This is supposed to be really good! It’s won loads of awards.” I still remember my sister’s words as she brandished the scarlet jacketed book at me. We were in our local lending library in Chennai. The year was 1997. I was 17 when I fi rst read Harry Potter and the Philosopher’s Stone. Just about to leave school, no longer a child, not quite an adult — Suspended in a purgatory of puppy fat, bad skin and poor decisions. I remember reading that book and wishing desperately that Hogwarts was a real school, and that I could escape there and not have to study for engineering college entrance exams or worry about board results. In the years that lapsed, those young witches and wizards became teenagers themselves and I graduated into full blown adulthood.
Again, I was besieged with wistfulness. Oh! To be a teenager again and not have to deal with fi nding jobs, moving house and being responsible for knowing if there was milk in the house. So what if a power hungry Dark Wizard was after you? When the last page of the last Potter book was read, it joined its predecessors on the bookshelf. The books were packed and unpacked as we moved home, country and city in a loop. Occasionally taken down for dusting. But never read again. Somewhere in between all that moving, shifting and buying milk, I had two boys, those boys grew up, heard of a young boy wizard and insisted he become part of our bed time ritual.
For the last nine months or so, it is all we have read. Not just at bedtime. In the car, when it’s raining and there’s nothing else to do, to soothe frazzled nerves, to settle fi ghts and to distract. I admit, when we fi nish one book, I do try and tempt them with something else, but they are resolute in their desire for Potter. The 5-year-old frequently falls asleep mid-chapter, forgets characters and plot points and then bursts into tears when villains are about to get their comeuppance: “Don’t kill Peter Pettigrew! I love Scabbers” was a diffi cult night for us. The 8-year-old stares off into space and just when I think he’s not paying attention he pipes up ‘I’m seeing it right in front of me!’ As I reread the books I fi nd myself reacting to things differently this time round.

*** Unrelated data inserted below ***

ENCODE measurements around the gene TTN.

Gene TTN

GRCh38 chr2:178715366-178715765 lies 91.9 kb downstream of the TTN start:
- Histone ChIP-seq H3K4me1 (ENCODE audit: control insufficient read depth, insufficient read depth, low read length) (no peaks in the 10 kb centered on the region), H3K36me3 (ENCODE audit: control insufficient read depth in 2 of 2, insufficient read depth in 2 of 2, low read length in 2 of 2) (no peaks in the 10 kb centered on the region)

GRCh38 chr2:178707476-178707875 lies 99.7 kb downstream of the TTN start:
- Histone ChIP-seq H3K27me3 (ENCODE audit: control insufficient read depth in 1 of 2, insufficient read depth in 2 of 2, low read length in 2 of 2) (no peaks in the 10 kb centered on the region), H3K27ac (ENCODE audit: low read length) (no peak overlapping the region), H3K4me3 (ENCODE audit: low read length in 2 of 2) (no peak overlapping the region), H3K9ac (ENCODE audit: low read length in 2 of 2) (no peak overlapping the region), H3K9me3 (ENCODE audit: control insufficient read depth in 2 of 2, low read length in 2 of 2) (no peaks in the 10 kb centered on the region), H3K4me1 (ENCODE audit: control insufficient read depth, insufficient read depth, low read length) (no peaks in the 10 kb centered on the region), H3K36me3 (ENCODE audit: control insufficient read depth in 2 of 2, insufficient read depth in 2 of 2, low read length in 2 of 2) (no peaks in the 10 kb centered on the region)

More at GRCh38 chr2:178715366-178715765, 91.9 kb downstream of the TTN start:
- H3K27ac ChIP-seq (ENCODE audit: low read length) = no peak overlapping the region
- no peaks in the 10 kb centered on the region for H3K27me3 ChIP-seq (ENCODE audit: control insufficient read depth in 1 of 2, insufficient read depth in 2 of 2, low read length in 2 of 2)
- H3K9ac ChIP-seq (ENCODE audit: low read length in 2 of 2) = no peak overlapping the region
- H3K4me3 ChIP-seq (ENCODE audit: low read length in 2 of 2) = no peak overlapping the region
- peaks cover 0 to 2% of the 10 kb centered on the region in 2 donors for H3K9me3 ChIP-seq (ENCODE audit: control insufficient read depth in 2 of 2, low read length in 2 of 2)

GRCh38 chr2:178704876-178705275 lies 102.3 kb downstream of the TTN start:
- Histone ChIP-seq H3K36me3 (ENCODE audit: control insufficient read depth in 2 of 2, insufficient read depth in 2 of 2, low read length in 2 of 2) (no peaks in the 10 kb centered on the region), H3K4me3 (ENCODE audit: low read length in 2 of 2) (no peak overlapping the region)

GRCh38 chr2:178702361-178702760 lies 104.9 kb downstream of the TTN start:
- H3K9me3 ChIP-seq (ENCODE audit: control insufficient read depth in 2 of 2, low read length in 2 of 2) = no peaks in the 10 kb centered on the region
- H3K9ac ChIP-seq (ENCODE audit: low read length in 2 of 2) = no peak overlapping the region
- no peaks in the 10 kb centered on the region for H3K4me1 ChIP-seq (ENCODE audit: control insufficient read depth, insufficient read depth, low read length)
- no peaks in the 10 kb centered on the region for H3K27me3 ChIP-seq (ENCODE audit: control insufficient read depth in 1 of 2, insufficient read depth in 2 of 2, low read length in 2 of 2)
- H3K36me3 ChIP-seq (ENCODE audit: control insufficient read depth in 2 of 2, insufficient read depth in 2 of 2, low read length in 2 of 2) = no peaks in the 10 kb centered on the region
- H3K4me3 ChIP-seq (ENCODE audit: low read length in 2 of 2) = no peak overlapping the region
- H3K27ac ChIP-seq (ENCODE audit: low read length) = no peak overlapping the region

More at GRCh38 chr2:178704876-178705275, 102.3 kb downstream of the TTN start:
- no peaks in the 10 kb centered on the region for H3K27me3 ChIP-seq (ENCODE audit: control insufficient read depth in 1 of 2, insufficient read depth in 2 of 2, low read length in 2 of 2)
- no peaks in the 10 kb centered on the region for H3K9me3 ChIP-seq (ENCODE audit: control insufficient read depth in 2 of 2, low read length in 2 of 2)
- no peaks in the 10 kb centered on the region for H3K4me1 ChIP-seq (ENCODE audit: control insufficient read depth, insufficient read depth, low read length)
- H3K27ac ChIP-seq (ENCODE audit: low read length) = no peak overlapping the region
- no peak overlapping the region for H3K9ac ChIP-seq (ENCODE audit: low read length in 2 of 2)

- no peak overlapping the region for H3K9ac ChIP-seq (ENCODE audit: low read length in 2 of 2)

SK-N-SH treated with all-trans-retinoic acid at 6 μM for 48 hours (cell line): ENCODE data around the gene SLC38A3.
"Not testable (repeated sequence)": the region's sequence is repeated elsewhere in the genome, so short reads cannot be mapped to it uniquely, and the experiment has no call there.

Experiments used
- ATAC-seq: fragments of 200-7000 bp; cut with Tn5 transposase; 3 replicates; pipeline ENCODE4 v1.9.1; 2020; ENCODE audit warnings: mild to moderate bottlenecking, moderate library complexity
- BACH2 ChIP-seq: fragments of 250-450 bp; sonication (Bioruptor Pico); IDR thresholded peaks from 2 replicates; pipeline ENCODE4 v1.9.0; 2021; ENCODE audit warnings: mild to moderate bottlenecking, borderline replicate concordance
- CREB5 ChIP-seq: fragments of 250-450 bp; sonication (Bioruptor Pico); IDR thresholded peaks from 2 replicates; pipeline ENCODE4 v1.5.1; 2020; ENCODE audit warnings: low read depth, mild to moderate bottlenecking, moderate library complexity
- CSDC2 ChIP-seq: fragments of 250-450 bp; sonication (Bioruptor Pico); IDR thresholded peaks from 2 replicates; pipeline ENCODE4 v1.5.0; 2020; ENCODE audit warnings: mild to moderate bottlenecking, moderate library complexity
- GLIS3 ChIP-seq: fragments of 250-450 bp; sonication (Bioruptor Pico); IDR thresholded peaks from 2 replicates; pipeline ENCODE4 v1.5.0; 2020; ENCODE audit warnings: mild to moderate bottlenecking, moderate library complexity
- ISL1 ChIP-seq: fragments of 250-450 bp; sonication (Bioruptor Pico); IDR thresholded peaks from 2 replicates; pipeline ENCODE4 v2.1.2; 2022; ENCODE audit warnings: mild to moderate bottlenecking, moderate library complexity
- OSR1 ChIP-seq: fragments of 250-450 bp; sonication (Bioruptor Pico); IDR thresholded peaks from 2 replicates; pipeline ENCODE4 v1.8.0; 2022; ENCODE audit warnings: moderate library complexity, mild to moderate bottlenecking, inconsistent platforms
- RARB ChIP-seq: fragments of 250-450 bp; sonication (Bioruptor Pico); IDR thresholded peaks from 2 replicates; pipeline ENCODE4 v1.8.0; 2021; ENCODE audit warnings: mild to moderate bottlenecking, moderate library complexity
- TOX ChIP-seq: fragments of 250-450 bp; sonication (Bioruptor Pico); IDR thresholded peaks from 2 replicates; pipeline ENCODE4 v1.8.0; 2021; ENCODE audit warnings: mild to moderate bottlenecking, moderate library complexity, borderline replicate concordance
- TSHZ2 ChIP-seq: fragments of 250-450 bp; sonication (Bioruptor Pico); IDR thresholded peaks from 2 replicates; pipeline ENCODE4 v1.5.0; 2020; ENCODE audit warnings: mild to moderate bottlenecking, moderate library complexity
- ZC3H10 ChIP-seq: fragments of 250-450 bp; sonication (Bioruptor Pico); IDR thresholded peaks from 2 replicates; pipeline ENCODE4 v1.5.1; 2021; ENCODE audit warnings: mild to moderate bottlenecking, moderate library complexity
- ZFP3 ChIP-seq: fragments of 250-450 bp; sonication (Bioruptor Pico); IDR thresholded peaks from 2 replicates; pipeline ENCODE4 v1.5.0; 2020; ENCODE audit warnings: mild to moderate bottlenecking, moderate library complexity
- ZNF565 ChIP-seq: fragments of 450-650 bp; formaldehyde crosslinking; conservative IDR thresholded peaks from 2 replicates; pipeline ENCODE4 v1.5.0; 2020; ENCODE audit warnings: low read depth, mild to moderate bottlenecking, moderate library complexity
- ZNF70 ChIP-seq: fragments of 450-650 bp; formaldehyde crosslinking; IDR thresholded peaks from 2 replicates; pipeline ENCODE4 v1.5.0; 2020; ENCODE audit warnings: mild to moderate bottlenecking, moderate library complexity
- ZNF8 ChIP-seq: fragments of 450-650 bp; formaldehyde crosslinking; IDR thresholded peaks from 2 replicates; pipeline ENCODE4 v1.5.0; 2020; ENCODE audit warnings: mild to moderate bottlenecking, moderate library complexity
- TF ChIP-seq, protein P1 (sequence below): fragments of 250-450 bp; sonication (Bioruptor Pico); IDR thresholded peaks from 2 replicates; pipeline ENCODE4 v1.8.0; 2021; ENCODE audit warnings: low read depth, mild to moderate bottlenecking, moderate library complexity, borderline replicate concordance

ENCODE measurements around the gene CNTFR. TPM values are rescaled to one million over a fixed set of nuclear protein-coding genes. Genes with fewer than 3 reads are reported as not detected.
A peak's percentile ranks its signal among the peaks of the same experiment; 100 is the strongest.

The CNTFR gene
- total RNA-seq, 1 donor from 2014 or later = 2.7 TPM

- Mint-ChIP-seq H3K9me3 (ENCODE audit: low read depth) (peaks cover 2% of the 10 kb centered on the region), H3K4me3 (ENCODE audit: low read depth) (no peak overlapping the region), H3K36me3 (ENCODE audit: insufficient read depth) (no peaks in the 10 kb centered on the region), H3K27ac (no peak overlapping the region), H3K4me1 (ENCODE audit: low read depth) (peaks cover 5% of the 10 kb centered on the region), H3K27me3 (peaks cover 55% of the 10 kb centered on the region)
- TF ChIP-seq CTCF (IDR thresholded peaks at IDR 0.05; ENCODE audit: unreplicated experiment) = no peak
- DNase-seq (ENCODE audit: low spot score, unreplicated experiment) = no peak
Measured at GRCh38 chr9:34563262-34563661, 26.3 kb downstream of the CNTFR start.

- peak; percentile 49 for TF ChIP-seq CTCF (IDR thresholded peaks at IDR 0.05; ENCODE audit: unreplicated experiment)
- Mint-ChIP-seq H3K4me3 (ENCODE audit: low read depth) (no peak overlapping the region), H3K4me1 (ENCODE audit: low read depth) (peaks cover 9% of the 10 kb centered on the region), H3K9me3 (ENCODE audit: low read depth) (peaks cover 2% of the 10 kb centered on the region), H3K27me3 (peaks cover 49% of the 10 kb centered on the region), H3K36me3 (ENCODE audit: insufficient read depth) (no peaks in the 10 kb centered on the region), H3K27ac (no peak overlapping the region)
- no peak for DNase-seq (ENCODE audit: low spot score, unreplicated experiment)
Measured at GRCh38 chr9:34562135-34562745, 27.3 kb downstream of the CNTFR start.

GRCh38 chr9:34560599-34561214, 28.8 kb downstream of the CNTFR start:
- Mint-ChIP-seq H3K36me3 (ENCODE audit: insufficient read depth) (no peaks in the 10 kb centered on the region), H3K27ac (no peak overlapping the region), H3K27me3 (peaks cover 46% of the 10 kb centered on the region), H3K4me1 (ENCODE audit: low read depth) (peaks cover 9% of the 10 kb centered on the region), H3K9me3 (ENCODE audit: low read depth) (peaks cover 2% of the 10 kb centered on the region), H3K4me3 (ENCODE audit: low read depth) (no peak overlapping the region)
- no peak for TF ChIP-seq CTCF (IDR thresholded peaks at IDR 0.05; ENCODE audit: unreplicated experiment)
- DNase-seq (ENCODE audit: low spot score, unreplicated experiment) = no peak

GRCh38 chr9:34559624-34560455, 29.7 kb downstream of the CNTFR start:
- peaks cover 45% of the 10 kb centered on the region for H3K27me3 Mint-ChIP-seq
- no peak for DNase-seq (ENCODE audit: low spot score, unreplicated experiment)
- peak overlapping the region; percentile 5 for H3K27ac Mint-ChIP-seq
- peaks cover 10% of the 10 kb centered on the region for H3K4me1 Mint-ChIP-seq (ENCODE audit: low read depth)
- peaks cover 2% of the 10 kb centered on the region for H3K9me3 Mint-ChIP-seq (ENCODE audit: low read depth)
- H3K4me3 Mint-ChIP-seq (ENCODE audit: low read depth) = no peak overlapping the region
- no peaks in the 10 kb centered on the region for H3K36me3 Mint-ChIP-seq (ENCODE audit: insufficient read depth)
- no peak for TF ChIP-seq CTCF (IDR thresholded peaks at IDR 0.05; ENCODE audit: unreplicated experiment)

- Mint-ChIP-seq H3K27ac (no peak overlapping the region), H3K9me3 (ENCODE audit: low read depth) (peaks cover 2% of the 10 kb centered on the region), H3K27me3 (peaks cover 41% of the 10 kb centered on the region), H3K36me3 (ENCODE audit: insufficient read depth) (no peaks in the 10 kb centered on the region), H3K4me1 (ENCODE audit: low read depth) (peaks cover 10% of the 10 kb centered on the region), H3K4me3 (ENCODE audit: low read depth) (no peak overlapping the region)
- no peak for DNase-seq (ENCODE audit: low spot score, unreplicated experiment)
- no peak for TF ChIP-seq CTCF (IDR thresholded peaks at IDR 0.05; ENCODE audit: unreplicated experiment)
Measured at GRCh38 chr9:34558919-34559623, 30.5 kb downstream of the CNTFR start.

I burst into tears more often, am increasingly furious with Ron’s treatment of Hermione and was shaken long after the dark mark appeared at the Quidditch World Cup. But it’s not all tears and rage; I fi nally got to give voice to my Stan Shunpike impersonation! I’m pretty sure we’ll be reading Harry Potter for the rest of the year and possibly well into 2018. Sometimes, guiltily, I read on even after the boys fall asleep. Even though I know what’s coming, the excitement, the nervousness, and the thrill is undiminished. As is the inability to put the book down and call it a night. I’m signing off now. Mad Eye Moody just turned Malfoy into a ferret and we’re ready for our fi rst Defence Against the Dark Arts lesson with him. (The writer’s parenting philosophy is: if there’s no blood, don’t call me)